What Would Darwin Say to Today’s Businesses? Adapt!
Two weeks ago, I met with a potential new client who happened to be in his early 30s. As usual, I wore a suit and tie to our meeting. I thought one could never go wrong dressing like that, and that it’s always a safe bet; but for the first time, I felt there was a generational disconnect. Had I dressed neatly, but more casually, I would have been perceived more as a peer that the potential client could trust and relate to.
Lesson learned: All businesses have to be finely attuned to the new millennial customer, even when it comes to appearance, and adapt accordingly.
Adapting is less about demographics and the ethnicity of your clientele, as it used to be, and more about:
- The use of technology;
- The types of products or services you offer;
- The convenience of the service you provide;
- A strong Internet presence; and
- Your comfort with social media.
Technology and the Changing Business Landscape
We live in a world of convenience.
Many customers use their handheld devices to do virtually everything – from researching businesses to shopping. My 23-year-old son thinks it is ludicrous to go to a retail store like Best Buy to get new earbuds when he could buy them online, from his phone, in 5 minutes.
My clients that have adapted to current practices have a leg up on their competitors. One of my clients has a successful business in which he sells his products only on the Internet. More and more of my clients have retained my services to negotiate agreements with major companies like Amazon and WalMart.com to have their products sold through those sites in addition to their own website.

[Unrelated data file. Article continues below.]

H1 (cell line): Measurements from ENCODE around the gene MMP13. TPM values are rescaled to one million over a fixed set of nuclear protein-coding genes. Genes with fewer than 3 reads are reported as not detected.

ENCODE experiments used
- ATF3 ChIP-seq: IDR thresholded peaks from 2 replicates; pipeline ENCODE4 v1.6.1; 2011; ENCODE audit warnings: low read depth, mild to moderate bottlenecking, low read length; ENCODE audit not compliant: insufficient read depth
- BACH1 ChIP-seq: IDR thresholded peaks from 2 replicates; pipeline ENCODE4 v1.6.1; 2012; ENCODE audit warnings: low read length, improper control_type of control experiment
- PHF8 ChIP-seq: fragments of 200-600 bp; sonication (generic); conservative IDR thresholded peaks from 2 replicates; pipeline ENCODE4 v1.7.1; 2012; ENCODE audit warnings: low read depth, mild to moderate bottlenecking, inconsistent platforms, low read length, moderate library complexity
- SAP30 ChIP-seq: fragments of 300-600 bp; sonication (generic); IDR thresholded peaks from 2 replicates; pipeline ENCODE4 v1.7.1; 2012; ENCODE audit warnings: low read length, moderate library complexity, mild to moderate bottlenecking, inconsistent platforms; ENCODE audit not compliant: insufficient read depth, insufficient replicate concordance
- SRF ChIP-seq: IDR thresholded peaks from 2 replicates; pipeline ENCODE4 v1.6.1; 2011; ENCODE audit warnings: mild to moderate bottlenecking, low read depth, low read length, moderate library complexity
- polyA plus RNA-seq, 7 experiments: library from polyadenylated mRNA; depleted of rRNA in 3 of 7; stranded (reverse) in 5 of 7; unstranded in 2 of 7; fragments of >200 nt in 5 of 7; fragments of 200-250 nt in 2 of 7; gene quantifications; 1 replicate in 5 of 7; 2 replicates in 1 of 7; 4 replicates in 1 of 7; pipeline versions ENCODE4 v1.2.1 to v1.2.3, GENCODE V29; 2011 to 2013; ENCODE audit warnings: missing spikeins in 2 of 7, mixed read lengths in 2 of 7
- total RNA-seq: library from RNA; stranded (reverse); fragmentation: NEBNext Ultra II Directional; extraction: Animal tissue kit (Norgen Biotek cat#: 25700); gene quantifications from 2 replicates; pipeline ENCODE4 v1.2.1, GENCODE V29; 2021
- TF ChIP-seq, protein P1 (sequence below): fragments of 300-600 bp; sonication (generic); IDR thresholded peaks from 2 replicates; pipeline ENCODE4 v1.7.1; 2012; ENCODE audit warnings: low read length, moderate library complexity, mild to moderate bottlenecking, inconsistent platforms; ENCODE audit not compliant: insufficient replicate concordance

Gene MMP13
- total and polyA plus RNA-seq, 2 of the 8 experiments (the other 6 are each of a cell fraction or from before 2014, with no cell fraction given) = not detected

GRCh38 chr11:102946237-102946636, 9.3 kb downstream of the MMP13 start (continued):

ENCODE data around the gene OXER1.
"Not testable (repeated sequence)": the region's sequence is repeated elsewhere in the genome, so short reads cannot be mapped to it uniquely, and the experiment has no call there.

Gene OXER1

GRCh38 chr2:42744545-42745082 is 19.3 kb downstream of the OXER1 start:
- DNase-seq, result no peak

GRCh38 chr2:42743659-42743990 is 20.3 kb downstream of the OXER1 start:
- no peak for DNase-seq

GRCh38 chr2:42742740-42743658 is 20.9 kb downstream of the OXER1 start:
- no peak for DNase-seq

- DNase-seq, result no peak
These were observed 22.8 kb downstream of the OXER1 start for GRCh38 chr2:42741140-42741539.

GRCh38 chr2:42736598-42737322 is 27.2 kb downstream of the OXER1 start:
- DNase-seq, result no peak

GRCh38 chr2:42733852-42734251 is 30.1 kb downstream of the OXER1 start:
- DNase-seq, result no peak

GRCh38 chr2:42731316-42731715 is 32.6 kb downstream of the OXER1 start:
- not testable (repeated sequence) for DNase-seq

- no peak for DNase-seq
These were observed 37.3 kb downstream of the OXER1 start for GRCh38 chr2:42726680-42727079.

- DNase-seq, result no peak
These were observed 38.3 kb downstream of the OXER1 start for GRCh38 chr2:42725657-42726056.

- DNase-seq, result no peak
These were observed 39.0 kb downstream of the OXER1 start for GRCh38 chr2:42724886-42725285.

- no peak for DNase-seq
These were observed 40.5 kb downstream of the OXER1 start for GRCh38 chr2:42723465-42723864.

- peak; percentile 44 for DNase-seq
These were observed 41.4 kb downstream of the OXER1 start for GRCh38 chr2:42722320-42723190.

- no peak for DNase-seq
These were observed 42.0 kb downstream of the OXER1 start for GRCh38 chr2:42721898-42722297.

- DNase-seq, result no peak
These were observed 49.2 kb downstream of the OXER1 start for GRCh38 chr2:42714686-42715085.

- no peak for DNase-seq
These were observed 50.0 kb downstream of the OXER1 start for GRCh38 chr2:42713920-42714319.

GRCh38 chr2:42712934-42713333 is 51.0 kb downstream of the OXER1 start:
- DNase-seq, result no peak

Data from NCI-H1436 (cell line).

Even in instances where companies do not sell products online, a strong Internet presence is an essential component of business promotion.
Next Steps on the Road to Adaptability
Given the trend toward online information gathering and shopping, it is important for companies to collect data and engage in analytics. Client habits and preferences can be gleaned from this information, then used—from a promotional and marketing standpoint—to meet existing and new customer needs.
Additionally, tech savvy employees are a critical component of today’s successful businesses. Maintaining your website and social media presence and keeping up with the many technological opportunities in your industry are time consuming and can hinder the growth of your business if not done regularly. If budgets allow, companies should have a designated person solely responsible for technology. If you instead sit back and wait to be solicited for relevant technological services, you’re already late to the game.
Change in Action
The food industry is an prime example of how changing consumer needs have affected businesses.
Despite the trend toward speed and convenience, consumers seem to spend hours analyzing food labels, menus and ingredients, whether at a retail store, a restaurant or on-line. Organic, non-GMO, gluten-free, lactose-free and other like products can no longer be deemed specialty foods. Other than for the occasional indulgence, that’s how a large portion of the population eats today.
Whole Foods, for example, is well-known for selling those types of products; however, traditional supermarkets and restaurants now devote large sections of their stores or allocate large portions of their menus to these more healthy food choices.
To survive, businesses must adapt to the ever-changing needs of the consumer, or face extinction as the alternative.
Let us help you adapt. Call Levine Law, LLC at (516) 921-6700.
Tel. (516) 921-6700